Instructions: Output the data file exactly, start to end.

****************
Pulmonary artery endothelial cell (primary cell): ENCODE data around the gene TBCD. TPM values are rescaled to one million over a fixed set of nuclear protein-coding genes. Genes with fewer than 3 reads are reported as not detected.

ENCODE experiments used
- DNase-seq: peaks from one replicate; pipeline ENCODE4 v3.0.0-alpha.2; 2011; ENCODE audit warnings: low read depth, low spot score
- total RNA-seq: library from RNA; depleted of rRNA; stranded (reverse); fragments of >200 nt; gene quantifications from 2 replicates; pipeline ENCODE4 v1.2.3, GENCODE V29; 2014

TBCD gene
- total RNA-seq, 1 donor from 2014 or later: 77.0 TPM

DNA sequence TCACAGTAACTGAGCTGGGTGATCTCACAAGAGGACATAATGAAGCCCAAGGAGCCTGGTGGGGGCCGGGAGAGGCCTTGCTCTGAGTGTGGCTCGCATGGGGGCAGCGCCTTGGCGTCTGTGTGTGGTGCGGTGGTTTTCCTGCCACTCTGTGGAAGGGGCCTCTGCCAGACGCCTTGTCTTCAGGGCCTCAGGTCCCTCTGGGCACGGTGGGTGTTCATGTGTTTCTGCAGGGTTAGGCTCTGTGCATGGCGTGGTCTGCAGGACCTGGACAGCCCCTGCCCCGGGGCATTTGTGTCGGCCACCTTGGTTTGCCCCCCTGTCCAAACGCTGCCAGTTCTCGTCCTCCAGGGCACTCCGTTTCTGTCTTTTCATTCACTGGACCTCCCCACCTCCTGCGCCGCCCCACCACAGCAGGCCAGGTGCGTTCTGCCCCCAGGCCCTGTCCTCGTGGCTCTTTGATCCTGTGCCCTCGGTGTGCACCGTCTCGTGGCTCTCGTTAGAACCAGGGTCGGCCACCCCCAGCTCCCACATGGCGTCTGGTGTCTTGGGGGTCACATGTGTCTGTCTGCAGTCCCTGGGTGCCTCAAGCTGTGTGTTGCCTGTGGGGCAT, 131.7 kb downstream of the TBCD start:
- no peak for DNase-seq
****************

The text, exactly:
Pulmonary artery endothelial cell (primary cell): ENCODE data around the gene TBCD. TPM values are rescaled to one million over a fixed set of nuclear protein-coding genes. Genes with fewer than 3 reads are reported as not detected.

ENCODE experiments used
- DNase-seq: peaks from one replicate; pipeline ENCODE4 v3.0.0-alpha.2; 2011; ENCODE audit warnings: low read depth, low spot score
- total RNA-seq: library from RNA; depleted of rRNA; stranded (reverse); fragments of >200 nt; gene quantifications from 2 replicates; pipeline ENCODE4 v1.2.3, GENCODE V29; 2014

TBCD gene
- total RNA-seq, 1 donor from 2014 or later: 77.0 TPM

DNA sequence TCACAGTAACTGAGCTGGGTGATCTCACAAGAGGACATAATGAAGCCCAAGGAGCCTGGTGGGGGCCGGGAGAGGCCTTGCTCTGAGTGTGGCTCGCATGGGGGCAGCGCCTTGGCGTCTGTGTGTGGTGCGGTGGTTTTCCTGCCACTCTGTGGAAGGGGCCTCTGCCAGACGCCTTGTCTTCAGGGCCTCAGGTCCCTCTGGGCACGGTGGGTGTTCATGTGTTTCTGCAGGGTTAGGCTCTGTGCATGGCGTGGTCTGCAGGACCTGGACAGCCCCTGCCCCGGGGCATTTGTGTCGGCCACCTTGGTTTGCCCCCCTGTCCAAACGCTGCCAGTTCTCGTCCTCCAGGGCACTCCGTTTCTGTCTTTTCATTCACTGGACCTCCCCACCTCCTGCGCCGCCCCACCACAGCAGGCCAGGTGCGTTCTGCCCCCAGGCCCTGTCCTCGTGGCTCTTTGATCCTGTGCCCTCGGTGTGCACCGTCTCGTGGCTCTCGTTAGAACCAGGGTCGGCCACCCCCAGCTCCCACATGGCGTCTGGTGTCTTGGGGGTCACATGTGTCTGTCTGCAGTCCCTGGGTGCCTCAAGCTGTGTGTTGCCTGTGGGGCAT, 131.7 kb downstream of the TBCD start:
- no peak for DNase-seq